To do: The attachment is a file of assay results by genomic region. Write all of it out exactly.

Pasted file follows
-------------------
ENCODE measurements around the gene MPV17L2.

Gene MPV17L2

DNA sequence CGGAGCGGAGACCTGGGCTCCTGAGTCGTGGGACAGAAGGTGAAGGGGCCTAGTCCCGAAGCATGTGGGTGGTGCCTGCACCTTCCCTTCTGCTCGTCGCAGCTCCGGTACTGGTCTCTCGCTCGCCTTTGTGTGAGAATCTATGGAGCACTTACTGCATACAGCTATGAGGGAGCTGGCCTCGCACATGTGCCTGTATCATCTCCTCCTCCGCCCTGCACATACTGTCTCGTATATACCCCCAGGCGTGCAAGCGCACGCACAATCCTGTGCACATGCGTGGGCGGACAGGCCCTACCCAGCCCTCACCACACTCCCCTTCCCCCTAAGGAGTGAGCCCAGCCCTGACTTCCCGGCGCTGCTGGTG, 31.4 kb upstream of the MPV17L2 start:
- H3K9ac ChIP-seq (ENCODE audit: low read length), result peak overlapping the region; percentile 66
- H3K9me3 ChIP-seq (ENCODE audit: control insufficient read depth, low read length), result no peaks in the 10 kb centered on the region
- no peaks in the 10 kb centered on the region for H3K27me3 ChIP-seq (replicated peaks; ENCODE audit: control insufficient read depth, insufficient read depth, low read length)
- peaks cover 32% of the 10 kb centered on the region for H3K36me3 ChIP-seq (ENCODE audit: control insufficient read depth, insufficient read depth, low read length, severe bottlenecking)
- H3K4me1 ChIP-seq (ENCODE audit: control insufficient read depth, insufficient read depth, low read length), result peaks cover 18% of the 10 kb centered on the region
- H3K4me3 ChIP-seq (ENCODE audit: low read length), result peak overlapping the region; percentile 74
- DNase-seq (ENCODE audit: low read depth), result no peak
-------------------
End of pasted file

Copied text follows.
ENCODE measurements around the gene MPV17L2.

Gene MPV17L2

DNA sequence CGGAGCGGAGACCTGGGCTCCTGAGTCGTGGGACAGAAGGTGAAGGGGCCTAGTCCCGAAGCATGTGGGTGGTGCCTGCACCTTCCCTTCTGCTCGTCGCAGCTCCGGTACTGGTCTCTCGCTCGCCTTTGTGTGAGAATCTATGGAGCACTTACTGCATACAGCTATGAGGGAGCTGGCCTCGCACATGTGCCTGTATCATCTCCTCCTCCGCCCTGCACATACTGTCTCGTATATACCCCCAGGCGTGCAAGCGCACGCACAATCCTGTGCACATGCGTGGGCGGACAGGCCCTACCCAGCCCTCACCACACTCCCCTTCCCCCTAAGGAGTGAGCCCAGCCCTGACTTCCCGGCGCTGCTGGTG, 31.4 kb upstream of the MPV17L2 start:
- H3K9ac ChIP-seq (ENCODE audit: low read length), result peak overlapping the region; percentile 66
- H3K9me3 ChIP-seq (ENCODE audit: control insufficient read depth, low read length), result no peaks in the 10 kb centered on the region
- no peaks in the 10 kb centered on the region for H3K27me3 ChIP-seq (replicated peaks; ENCODE audit: control insufficient read depth, insufficient read depth, low read length)
- peaks cover 32% of the 10 kb centered on the region for H3K36me3 ChIP-seq (ENCODE audit: control insufficient read depth, insufficient read depth, low read length, severe bottlenecking)
- H3K4me1 ChIP-seq (ENCODE audit: control insufficient read depth, insufficient read depth, low read length), result peaks cover 18% of the 10 kb centered on the region
- H3K4me3 ChIP-seq (ENCODE audit: low read length), result peak overlapping the region; percentile 74
- DNase-seq (ENCODE audit: low read depth), result no peak